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March 2004

De facto Relationships of short duration

The concept of serious injustice

The Property (Relationships) Act 1976 (“the Act”) has been in place since February 2002 and the Courts are slowly gathering together a collection of decisions to guide practitioners and their clients through the new provisions and issues that were introduced.
An interesting case has come from the South Island dealing with relationships of short duration for unmarried partners (usually less than three years).

There is a distinction made between relationships of short duration between married and unmarried partners. For married partners, the Court will divide their relationship property according to the respective contributions to the relationship of each partner. For unmarried partners, the Court does not have jurisdiction to divide their property unless:

  • There is a child of the relationship; or
  • The applicant has made a substantial contribution to the relationship; and
  • In either case, the Court is satisfied that the lack of an order will result in serious injustice.

The presence of a child or a substantial contribution will not necessarily be a reason for the Courts to find that serious injustice will result.

What is Needed?

For an application of this type, the Court will need detailed and specific information about the likely result and degree of injustice that would result if the Court refused to intervene.

Section 15 of the Act empowers the Court to award lump sum payments or transfer property to one party where ‘economic disparity’ exists. Economic disparity arises if, on the division of relationship property, the income and living standards of one partner are likely to be significantly higher than those of the other partner because of the effects of the division of functions or roles within the relationship.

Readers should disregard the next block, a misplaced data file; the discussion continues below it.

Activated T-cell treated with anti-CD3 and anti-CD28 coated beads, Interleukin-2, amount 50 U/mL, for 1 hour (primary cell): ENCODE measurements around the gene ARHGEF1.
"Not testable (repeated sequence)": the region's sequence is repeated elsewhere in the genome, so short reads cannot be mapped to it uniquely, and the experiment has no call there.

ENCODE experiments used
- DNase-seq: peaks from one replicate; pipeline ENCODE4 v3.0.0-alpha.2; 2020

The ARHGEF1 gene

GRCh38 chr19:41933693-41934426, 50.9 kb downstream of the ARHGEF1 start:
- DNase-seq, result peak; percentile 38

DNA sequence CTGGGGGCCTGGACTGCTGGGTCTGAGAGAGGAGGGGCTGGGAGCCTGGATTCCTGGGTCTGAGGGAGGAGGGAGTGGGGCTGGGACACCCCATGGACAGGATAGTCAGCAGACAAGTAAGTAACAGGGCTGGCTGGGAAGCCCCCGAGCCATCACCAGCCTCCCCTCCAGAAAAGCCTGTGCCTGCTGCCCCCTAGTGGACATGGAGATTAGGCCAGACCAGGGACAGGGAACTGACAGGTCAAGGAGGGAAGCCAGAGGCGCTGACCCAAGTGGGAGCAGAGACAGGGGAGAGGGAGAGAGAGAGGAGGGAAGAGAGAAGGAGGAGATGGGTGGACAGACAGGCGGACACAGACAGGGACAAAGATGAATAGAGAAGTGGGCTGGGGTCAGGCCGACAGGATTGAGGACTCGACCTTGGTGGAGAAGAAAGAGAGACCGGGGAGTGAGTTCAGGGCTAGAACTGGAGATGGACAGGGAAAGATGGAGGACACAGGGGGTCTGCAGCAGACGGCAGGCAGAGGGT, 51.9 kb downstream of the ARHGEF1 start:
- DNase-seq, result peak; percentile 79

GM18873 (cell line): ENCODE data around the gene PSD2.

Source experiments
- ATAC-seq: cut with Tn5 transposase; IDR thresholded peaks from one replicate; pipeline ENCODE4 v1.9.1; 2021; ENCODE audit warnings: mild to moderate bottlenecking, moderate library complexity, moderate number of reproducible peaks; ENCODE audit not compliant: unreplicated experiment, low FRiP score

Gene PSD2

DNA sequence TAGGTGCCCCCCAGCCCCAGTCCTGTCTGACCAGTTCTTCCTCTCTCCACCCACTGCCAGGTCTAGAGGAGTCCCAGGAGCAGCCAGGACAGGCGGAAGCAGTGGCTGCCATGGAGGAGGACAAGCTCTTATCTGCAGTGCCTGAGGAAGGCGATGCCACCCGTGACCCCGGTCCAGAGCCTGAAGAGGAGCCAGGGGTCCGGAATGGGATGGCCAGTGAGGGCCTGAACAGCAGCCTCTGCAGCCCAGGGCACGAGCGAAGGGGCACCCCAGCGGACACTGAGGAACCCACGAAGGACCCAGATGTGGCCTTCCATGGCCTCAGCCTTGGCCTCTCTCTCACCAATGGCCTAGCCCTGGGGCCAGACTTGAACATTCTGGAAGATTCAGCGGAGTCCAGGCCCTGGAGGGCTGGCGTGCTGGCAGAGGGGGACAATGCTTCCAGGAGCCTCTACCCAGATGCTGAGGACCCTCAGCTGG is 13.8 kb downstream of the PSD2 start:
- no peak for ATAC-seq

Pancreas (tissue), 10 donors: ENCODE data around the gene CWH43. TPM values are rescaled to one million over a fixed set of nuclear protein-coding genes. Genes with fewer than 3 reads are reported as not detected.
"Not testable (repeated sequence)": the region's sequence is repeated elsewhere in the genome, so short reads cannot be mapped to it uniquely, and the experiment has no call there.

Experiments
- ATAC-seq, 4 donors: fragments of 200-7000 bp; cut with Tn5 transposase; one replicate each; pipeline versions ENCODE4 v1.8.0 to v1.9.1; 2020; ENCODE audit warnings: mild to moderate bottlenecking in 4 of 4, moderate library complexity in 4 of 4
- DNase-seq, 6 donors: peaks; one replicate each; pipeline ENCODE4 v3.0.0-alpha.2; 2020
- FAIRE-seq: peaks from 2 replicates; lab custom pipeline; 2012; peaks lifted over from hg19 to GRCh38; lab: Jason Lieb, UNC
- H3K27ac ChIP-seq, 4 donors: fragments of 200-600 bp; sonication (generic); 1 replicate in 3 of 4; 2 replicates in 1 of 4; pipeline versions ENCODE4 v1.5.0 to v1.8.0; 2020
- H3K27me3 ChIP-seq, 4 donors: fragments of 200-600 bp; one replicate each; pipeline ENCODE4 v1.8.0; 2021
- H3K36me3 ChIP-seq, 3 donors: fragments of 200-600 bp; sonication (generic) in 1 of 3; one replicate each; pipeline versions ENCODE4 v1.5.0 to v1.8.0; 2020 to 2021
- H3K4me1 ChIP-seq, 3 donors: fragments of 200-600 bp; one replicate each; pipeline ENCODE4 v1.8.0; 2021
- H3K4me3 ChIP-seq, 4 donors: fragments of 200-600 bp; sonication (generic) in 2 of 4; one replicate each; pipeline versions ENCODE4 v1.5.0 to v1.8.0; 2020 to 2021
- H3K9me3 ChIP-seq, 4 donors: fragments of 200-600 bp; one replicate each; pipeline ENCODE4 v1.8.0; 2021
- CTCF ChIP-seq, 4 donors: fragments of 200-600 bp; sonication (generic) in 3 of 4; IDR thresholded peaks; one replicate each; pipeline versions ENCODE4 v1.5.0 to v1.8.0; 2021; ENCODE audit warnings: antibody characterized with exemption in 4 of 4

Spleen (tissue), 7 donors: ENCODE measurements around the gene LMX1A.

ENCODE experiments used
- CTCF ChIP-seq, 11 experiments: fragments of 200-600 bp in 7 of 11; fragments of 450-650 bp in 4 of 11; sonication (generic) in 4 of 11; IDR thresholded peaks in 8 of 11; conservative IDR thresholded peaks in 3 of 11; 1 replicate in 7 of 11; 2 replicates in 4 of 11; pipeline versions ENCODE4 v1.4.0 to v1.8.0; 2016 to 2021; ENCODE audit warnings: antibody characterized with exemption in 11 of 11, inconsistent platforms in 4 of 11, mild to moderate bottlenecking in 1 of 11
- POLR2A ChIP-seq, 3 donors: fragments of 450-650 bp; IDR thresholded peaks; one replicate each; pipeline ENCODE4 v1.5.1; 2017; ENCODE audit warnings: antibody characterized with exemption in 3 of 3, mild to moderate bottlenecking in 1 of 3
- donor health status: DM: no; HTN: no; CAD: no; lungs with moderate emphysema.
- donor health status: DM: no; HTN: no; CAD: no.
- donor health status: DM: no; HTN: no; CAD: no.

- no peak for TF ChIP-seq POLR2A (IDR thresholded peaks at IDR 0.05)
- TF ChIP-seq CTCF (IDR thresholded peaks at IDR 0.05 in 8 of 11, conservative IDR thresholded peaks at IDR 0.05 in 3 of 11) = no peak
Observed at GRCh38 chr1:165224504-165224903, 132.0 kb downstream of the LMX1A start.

The birth of a child may be the key to a successful application under section 15 if one parent is unable to pursue a career by having to assume the primary caring position. If the Court refuses to intervene it would, in effect, block any application under section 15 to address economic disparity. On the other hand, the Child Support Act 1991 could provide relief through availability of financial support.

In the case from the South Island the Judge stated that a combination of factors, each not necessarily in itself amounting to a serious injustice, might together add up to a serious injustice. Unfortunately for the applicant in this case, she failed to satisfy the serious injustice test, despite the birth of a child during the relationship.

The risks of being in a defacto relationship, even if only for a brief time, can be significant as far as division of assets are concerned. To assume that your assets are protected until you have lived together for three years is dangerous.

Conclusions

Our best advice for you, when considering entering a defacto relationship, is either:
1. Contract out of the provisions of the Act; or
2. Have us create a Family Trust to protect your assets.